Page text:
When Jamie Rosiello ’20 was heading into the private equity industry’s on-cycle recruiting process in September of 2021, his firm of choice was Blackstone, which his Isenberg mentor—Finance Department Chair Nikunj Kapadia—calls “the most prestigious private equity firm in the world.”
Rosiello says he was fortunate, because the recruiting delay caused by the COVID-19 pandemic had allowed him to gain extra experience before entering the fray among the “best of the best across Wall Street.” During on-cycle recruiting, all major private equity firms rush to secure talent for their future associate classes, scheduling interviews around the clock over a single week and making job offers with short turnaround times.
“I always knew that if I could get in the door for an interview, I was confident I could compete with anyone for a position,” Rosiello says. “But on-cycle recruiting has such a large talent pool for so few positions, in order to even get past the resume phase is extremely difficult.”
But Rosiello had been busy since his spring 2020 graduation, joining RBC Capital Markets as an investment banking analyst within the firm’s Mergers & Acquisitions group, where he was the sole analyst working on the merger of Discovery and WarnerMedia on behalf of Advance Newhouse, Discovery’s largest shareholder.
“That was the first deal where I was given a very large amount of responsibility—as well as workload—and I was able to perform over a three-month timespan,” Rosiello says of the experience. “This deal served as a valuable learning experience as well as the catalyst for securing a job at Goldman Sachs’s Technology, Media, and Telecom group a few months later.”
His experiences at Goldman and RBC opened up the door to get him into the first round of interviews at Blackstone. “And with my foot in the door,” he says, “I was able to deliver throughout the entire process and secure an offer.”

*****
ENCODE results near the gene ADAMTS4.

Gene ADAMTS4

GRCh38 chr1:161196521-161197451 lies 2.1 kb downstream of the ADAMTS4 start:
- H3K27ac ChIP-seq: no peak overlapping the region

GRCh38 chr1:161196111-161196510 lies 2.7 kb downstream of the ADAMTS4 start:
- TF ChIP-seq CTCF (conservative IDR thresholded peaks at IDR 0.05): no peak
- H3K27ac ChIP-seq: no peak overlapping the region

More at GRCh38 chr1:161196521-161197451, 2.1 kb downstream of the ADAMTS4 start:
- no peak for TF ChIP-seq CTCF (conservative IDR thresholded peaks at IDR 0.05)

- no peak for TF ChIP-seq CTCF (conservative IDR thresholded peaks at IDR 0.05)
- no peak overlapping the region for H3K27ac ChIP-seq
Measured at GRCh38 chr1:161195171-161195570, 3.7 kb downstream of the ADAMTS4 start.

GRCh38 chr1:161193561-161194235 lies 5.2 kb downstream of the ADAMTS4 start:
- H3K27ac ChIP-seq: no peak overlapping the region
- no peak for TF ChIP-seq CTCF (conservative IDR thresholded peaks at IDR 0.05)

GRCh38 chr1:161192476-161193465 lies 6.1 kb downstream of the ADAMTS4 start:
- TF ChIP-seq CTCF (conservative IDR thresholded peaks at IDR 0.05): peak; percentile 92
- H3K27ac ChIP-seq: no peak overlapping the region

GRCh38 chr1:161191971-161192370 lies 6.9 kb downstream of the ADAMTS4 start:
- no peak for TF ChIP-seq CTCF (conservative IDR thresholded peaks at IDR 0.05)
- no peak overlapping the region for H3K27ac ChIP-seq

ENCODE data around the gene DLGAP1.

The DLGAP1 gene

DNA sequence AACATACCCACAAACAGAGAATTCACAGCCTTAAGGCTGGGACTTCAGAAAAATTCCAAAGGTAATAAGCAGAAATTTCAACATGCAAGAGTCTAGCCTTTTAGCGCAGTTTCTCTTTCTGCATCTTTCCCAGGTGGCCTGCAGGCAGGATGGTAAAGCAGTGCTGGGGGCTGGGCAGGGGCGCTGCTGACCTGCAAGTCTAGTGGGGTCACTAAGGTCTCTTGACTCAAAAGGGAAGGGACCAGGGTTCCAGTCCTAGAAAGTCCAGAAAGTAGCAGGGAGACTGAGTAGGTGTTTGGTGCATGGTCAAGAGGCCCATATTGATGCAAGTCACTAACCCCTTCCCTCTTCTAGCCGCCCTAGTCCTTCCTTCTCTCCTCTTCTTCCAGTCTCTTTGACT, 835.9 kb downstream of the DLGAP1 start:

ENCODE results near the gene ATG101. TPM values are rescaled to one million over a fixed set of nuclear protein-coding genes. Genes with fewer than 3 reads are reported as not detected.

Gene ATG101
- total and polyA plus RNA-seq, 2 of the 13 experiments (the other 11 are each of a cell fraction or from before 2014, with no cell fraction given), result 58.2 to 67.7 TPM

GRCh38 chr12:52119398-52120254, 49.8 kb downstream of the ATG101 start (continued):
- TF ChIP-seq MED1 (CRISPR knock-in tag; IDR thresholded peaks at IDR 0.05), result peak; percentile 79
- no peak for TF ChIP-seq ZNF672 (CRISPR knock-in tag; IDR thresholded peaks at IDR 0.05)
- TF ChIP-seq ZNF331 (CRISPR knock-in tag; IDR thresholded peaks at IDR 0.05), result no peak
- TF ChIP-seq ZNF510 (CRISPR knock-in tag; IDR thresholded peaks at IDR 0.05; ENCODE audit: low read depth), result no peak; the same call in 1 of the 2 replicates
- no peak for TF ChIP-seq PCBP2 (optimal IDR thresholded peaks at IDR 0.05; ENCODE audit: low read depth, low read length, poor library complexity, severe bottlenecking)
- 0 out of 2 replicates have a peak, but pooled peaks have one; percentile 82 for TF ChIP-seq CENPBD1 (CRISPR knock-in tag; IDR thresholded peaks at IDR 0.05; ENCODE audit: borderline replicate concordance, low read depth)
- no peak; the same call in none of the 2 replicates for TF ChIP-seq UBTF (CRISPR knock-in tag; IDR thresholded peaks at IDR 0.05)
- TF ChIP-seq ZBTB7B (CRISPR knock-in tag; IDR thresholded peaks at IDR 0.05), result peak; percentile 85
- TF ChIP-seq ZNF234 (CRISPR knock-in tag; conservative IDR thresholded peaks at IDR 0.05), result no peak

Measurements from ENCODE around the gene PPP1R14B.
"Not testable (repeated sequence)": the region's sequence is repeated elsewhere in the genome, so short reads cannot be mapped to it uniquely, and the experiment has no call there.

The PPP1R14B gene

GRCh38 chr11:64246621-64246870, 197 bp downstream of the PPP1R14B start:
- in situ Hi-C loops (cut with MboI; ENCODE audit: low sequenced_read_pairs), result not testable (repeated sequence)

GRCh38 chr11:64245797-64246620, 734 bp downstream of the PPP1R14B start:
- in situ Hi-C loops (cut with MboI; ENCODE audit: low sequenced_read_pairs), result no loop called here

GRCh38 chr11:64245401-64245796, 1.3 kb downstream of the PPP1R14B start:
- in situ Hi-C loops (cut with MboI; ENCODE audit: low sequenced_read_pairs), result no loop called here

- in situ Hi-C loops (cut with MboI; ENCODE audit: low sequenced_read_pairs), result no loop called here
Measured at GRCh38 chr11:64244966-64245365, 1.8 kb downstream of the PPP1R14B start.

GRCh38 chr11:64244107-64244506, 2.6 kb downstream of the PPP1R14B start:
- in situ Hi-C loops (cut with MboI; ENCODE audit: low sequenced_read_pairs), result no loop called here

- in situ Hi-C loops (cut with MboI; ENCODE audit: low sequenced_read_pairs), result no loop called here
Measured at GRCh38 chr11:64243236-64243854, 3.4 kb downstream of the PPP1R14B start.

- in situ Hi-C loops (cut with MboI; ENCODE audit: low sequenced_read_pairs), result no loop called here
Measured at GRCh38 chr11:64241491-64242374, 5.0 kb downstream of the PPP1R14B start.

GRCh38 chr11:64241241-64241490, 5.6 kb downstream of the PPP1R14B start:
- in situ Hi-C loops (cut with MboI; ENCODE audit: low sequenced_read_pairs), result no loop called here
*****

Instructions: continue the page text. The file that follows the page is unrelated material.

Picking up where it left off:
Rosiello’s career plans entering college involved dedication and skill in a different field: “My dream in life for as long as I could remember was to be a professional soccer player,” he says. After high school, he secured a partial scholarship to Boston University to play on the team there. During his freshman year at BU, however, due to strong competition among his teammates and injury, he wasn’t able to negotiate for more financial aid.
“So then I started having difficult conversations with friends, family and myself about my future,” he says. He was paying for school himself, and even with his soccer scholarship, he knew that continuing at BU would result in very large amounts of student debt. “I decided to transfer to UMass, where I would pay in-state tuition, my financial aid package was much better, and I could also continue to play soccer.”
This transition, however, compelled Rosiello to start focusing more on academia. He leaned into learning about finance at Isenberg, where he particularly enjoyed classes with Professor Kapadia.
“He was the professor I became the closest with during my time at Isenberg, and still to this day,” Rosiello says. “Nikunj’s international finance and financial engineering courses were by far the two most rigorous and interesting classes I took at Isenberg. I could tell right from the start that Nikunj had such a strong grasp of the subject matter, paired with an incredible intellect.”
Kapadia appreciated his student’s drive and curiosity, and has been supporting Rosiello’s career moves since graduation, emphasizing that his new role at Blackstone is the product of extremely hard work and dedication. “Basically, it is a very prestigious placement for a UMass Finance student a couple of years out of school,” Kapadia says.
Rosiello continues to make the most of every step in his career. “Blackstone has been an incredible experience so far,” he says. “There are so many brilliant people around that I am constantly learning from. The job is intellectually stimulating and continuously teaches me how to think like a private equity investor.”